What makes station travel plans different? • Stations • In contrast, the train operator typically • Knows rather less about their users • Has very little leverage over them • Manages a site owned by another organisation • There is not the same positive sense of community amongst station users • Almost all journeys to the station have an onward destination • And people rarely wish to dwell at the station!
What makes station travel plans different? • Train operators need to make a profit • But passengers are their business – a strength • And their franchises are time-limited • Most of the access issues relate to land beyond the railway fence, controlled by others • So station travel plans need to be different from other types (including those for other “destinations”) • More of this later
Benfleet Station • Prime commuter station on c2c route • Footfall 2.9m (2007) • Split catchment area – Canvey Island / mainland • Parking problems • Strong bus and cycle markets • Options for other modes • Investment in station • Commitment to further improvements
Structure for development of Benfleet StTP • c2c & Essex County Council - joint clients • Steer Davies Gleave - consultants • Stakeholders • Castle Point Borough Council • First Essex Buses and taxi operators • c2c Passenger Panel & customers • Essex Access Forum • Essex Police & British TransportPolice • Sustrans • Passenger Focus
Benfleet StTP development process • Site audit • Customer survey • Stakeholder workshop • Discussion of issues • Objective development in outline • Long-listing of possible interventions • Formal agreement of vision, objectives and targets • Short-listing and prioritisation of measures • Drafting and ratification of travel plan
Benfleet: vision and aims • Vision • It is possible for everyone to access rail services at Benfleet station in a simple and convenient manner • Aims • Those travelling to the station from the local area do so by more sustainable modes of transport, through improvements in the quality of provision and effective promotion of the options available. The plan will facilitate an appropriate level of access for all users of the station and enable continued growth of the station to be achieved in a way that is sensitive to the needs of the local community.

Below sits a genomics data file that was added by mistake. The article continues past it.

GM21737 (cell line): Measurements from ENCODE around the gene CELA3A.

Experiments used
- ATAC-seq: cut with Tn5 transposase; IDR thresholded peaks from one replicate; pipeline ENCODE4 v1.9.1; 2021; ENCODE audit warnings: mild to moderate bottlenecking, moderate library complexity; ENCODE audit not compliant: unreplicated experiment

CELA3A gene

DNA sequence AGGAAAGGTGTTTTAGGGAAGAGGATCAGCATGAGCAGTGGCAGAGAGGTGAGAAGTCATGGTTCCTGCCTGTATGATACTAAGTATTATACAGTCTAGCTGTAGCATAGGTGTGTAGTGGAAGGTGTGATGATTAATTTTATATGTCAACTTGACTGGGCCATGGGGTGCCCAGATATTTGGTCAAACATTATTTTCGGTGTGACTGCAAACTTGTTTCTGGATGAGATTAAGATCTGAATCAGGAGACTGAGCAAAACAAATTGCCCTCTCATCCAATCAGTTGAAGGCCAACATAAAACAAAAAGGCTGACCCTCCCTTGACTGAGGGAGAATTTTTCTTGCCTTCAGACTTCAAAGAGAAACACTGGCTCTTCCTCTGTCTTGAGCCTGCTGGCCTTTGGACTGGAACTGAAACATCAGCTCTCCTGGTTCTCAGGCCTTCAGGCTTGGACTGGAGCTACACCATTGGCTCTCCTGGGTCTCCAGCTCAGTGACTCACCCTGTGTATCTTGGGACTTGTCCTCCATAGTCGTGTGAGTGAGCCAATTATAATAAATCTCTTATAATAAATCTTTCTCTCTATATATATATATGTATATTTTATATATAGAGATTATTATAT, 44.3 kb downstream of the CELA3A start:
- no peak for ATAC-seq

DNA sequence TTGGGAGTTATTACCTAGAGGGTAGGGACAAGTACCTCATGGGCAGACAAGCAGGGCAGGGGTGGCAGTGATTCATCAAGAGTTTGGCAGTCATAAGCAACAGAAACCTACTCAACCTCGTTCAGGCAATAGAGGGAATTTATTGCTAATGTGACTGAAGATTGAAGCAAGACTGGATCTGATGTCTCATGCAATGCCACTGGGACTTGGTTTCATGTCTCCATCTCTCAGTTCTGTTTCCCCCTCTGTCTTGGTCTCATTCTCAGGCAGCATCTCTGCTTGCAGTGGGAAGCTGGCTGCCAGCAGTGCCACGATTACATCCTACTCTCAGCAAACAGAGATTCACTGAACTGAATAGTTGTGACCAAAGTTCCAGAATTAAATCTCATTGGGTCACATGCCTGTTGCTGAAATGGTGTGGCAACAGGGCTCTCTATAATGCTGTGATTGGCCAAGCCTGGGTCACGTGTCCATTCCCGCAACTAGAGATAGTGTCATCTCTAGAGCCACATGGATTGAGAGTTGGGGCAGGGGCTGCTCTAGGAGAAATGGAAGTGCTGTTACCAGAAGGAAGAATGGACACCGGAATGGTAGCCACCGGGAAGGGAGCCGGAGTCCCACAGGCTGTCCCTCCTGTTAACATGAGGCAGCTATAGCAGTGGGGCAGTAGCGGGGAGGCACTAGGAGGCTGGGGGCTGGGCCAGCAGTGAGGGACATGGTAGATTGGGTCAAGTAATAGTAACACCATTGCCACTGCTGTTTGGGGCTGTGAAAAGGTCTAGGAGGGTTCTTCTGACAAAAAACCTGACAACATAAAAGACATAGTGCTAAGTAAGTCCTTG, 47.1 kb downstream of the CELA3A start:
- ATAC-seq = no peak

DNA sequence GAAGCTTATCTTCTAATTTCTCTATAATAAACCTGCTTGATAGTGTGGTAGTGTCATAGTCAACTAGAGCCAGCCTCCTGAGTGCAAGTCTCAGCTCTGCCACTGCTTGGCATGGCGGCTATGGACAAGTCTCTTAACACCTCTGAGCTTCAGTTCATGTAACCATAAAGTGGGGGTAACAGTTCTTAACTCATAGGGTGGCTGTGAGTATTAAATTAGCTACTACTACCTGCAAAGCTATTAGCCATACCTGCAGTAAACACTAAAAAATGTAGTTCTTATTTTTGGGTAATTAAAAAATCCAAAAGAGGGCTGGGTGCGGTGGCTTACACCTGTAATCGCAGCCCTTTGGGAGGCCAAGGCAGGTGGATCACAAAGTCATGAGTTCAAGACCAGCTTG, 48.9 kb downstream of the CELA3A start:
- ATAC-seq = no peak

Benfleet: example objectives, targets • Objectives (six in total) • To enable individuals to make fully informed decisions about how they get to the station • To contribute to the continued growth of passenger numbers using the station • Targets (six in total) • Increase mode share for bus access (those living 5km+ from station), from 13% (2008) to 20% (2013) • Comparable targets for walk, cycle; reduction in solo car access
Colchester STP • Like Benfleet, but • Three clients – Colchester Borough Council, National Express East Anglia and Essex County Council • One of the pilot stations so some data collection handled centrally • A context of areamaster-planning • Recently designated as a ‘Cycling Town’ • Oh, and the car park isn’tfull…yet
Differences of approach • A visioning workshop with the core client group • An early “issues” meeting with a wide range of stakeholders • A Benfleet-style workshop meeting will follow • Data collection from both station users and non-users
The train operator’s perspective • Why should we get involved? • Understanding what matters to our customers • Trends in NPS scores • What influences their mode choice? • Do they perceive any barriers to use of our services? • How can these barriers be removed, and by whom? • Can we increase our mode share and revenue as a result? • Part of our ethos of Making Travel Simpler
The National Pilot Programme • A firm commitment to the programme across our 3 rail franchises • pilots at Southend, Colchester, Durham and Darlington • establishing good practice within the industry • Important to develop a credible methodology • approval from DfT, NR, TOCs and external partners • measuring success • Establish the principle that the outcomes are delivered by partnerships to mutual benefit • a solid basis for future 3rd party funding commitments